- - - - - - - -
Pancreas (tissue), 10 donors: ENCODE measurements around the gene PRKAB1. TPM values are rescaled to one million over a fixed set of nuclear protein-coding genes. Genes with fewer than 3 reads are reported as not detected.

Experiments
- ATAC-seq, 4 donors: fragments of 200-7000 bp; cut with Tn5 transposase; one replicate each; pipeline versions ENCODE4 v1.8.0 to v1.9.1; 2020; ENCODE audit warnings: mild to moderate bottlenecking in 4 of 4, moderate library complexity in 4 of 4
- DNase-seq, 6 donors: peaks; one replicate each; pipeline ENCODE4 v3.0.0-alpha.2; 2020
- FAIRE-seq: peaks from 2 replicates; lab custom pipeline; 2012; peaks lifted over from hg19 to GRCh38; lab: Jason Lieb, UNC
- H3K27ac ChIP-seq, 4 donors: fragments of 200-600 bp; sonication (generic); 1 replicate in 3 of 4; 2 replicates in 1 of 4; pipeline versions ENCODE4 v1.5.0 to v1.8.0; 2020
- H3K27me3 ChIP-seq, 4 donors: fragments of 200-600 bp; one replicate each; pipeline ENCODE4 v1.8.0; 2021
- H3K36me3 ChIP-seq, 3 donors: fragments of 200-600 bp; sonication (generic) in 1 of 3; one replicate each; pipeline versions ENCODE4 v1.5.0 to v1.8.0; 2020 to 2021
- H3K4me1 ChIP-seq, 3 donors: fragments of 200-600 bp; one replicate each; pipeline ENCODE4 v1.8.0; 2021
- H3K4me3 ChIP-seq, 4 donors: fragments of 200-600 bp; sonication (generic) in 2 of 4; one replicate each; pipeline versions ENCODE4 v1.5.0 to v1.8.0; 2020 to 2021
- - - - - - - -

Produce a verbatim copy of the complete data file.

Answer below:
Pancreas (tissue), 10 donors: ENCODE measurements around the gene PRKAB1. TPM values are rescaled to one million over a fixed set of nuclear protein-coding genes. Genes with fewer than 3 reads are reported as not detected.

Experiments
- ATAC-seq, 4 donors: fragments of 200-7000 bp; cut with Tn5 transposase; one replicate each; pipeline versions ENCODE4 v1.8.0 to v1.9.1; 2020; ENCODE audit warnings: mild to moderate bottlenecking in 4 of 4, moderate library complexity in 4 of 4
- DNase-seq, 6 donors: peaks; one replicate each; pipeline ENCODE4 v3.0.0-alpha.2; 2020
- FAIRE-seq: peaks from 2 replicates; lab custom pipeline; 2012; peaks lifted over from hg19 to GRCh38; lab: Jason Lieb, UNC
- H3K27ac ChIP-seq, 4 donors: fragments of 200-600 bp; sonication (generic); 1 replicate in 3 of 4; 2 replicates in 1 of 4; pipeline versions ENCODE4 v1.5.0 to v1.8.0; 2020
- H3K27me3 ChIP-seq, 4 donors: fragments of 200-600 bp; one replicate each; pipeline ENCODE4 v1.8.0; 2021
- H3K36me3 ChIP-seq, 3 donors: fragments of 200-600 bp; sonication (generic) in 1 of 3; one replicate each; pipeline versions ENCODE4 v1.5.0 to v1.8.0; 2020 to 2021
- H3K4me1 ChIP-seq, 3 donors: fragments of 200-600 bp; one replicate each; pipeline ENCODE4 v1.8.0; 2021
- H3K4me3 ChIP-seq, 4 donors: fragments of 200-600 bp; sonication (generic) in 2 of 4; one replicate each; pipeline versions ENCODE4 v1.5.0 to v1.8.0; 2020 to 2021